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THE LIGHTHOUSEhad, which, though the reason of it escaped her,evidently conferred on them the most supreme blissof which human nature was capable. Here he was,stopped by her side. She would give him what shecould.II

She seemed to have shrivelled slightly, he thought.She looked a little skimpy, wispy; but not unat-tractive. He liked her. There had been some talk ofher marrying William Bankes once, but nothing hadcome of it. His wife had been fond of her. He hadbeen a little out of temper too at breakfast. Andthen, and then—this was one of those moments whenan enormous need urged him, without being con-scious what it was, to approach any woman, to forcethem, he did not care how, his need was so great, togive him what he wanted: sympathy.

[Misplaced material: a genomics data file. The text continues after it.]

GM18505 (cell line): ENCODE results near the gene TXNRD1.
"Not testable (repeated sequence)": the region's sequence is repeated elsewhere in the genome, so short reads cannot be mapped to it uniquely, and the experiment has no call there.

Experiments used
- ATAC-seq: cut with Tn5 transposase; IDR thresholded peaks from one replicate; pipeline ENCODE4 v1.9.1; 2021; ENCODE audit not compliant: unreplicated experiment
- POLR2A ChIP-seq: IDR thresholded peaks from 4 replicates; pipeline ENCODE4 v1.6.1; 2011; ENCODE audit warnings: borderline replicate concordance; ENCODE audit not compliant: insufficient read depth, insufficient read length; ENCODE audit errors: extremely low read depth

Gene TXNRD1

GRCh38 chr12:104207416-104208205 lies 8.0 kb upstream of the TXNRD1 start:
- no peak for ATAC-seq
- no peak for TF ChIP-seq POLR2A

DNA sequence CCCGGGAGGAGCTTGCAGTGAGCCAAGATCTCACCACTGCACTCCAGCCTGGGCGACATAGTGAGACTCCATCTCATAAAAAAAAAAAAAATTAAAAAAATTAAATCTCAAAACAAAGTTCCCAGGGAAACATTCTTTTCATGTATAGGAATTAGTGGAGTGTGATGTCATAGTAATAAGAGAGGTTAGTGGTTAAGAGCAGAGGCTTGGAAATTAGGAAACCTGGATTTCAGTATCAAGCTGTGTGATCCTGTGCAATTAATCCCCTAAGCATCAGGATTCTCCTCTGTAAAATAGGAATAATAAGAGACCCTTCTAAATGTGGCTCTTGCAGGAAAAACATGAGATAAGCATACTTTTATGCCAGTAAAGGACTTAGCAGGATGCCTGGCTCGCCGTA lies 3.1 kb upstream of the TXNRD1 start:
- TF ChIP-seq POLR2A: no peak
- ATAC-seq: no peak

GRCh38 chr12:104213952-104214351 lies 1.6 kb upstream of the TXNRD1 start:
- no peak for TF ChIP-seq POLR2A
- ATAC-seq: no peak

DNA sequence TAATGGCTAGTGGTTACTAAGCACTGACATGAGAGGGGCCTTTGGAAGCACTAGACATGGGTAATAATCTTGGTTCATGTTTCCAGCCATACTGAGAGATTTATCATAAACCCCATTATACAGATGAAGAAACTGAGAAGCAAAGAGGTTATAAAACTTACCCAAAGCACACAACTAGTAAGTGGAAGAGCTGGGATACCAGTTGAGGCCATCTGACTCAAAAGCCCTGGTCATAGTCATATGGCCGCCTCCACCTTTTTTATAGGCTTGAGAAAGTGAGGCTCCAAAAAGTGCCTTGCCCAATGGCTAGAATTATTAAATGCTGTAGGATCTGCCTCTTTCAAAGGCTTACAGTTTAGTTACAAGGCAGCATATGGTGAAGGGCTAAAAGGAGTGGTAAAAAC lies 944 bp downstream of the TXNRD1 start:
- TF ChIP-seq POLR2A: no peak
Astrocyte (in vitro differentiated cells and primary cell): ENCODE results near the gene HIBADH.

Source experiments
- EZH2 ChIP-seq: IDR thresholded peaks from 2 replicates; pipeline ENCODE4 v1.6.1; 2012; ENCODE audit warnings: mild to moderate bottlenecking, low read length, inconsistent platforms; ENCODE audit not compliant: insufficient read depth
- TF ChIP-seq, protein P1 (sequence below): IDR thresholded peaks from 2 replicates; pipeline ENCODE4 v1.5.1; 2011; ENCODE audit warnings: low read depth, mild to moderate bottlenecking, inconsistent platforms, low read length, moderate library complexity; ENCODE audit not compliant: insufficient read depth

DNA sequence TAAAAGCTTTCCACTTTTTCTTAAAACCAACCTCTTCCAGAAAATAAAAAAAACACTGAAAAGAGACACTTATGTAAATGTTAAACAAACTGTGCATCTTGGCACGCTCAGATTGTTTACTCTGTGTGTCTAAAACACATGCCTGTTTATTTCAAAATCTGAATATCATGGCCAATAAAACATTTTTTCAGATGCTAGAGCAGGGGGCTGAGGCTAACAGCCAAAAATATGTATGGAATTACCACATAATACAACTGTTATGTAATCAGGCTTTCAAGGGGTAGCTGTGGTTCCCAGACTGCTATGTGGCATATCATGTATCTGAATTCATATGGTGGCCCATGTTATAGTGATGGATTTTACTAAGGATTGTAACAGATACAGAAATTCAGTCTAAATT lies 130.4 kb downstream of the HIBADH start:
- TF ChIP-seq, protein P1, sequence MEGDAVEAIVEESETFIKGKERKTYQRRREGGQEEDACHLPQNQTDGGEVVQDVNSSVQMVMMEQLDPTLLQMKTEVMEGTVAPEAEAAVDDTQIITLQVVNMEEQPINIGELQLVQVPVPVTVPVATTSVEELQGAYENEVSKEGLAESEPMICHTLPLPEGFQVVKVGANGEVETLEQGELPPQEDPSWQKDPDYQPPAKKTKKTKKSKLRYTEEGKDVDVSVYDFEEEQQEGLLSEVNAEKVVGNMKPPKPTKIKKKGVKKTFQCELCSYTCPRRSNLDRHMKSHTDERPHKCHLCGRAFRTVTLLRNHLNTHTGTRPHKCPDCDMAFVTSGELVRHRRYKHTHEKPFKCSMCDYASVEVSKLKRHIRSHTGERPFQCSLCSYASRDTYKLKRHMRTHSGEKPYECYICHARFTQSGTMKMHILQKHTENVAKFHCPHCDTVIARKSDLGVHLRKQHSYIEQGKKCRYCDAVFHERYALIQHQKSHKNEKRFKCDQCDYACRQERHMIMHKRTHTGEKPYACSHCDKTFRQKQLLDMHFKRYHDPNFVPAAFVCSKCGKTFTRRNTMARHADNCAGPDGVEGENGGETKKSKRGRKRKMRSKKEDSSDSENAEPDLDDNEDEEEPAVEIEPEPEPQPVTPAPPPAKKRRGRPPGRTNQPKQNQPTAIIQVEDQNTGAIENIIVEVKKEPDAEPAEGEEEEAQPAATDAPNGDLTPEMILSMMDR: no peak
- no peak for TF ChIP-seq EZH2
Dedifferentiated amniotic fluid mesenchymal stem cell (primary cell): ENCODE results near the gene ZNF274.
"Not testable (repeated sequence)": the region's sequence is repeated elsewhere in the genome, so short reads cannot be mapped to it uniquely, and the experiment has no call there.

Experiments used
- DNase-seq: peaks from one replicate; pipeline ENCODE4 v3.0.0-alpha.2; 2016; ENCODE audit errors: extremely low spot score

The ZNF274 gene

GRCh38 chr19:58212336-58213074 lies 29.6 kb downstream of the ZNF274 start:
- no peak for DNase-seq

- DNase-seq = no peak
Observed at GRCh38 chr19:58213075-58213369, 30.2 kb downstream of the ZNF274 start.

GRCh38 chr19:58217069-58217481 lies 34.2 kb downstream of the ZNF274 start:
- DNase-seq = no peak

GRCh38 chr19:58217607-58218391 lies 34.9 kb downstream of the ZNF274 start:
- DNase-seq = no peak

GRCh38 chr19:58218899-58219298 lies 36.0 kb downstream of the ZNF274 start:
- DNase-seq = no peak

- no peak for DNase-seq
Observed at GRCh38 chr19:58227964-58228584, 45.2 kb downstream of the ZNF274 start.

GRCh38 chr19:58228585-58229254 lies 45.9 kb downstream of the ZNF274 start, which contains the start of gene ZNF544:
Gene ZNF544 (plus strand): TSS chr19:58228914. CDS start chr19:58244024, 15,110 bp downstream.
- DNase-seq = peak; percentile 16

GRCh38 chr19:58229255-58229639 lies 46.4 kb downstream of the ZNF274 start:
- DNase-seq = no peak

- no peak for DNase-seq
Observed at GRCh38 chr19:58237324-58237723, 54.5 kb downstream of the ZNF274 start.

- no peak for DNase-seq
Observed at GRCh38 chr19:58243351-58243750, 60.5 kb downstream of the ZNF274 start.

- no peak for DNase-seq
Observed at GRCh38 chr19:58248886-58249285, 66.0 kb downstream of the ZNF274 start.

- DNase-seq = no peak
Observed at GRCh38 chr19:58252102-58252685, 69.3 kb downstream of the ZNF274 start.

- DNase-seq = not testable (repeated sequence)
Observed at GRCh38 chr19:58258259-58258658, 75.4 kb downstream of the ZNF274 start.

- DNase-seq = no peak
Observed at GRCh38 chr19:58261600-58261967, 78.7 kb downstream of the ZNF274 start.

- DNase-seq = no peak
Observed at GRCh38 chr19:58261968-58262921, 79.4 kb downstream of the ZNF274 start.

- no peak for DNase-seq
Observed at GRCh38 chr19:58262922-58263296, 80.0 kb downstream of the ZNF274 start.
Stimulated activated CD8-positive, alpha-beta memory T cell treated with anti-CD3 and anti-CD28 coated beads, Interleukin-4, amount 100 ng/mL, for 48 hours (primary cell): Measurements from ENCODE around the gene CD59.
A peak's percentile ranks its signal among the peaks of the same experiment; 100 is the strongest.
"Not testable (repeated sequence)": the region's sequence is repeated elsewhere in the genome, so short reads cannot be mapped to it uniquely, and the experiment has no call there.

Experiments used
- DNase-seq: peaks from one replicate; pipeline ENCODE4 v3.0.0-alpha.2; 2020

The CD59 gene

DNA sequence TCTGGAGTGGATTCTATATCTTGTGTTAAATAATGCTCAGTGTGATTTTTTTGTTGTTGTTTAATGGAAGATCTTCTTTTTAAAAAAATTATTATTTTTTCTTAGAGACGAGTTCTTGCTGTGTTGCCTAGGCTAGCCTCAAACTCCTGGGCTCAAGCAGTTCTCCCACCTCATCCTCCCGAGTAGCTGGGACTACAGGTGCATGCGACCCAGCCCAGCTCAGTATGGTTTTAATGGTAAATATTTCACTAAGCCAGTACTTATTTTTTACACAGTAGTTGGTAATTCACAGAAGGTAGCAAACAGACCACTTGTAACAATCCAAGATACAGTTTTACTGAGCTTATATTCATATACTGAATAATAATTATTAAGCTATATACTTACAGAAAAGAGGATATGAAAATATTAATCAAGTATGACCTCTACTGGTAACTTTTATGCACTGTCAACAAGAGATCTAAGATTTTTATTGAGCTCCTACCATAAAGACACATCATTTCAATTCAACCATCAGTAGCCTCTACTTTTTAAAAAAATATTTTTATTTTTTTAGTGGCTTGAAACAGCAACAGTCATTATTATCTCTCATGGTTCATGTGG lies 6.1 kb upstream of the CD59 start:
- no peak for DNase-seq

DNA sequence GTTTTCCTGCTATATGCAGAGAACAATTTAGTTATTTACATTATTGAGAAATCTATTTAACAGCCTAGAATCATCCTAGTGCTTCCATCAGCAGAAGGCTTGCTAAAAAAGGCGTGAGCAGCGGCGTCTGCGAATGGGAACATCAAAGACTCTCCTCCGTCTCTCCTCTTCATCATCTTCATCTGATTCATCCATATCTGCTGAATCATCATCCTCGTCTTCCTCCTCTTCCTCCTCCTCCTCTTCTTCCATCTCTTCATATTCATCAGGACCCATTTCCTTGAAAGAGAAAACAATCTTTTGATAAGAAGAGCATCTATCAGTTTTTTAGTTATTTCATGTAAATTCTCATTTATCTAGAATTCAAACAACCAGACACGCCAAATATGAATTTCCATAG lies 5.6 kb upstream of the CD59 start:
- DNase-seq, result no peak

Was anybody looking after her? he said. Hadshe everything she wanted?

"Oh, thanks, everything," said Lily Briscoenervously. No; she could not do it. She ought tohave floated off instantly upon some wave of sym-pathetic expansion: the pressure on her was tre-mendous. But she remained stuck. There was anawful pause. They both looked at the sea. Why,225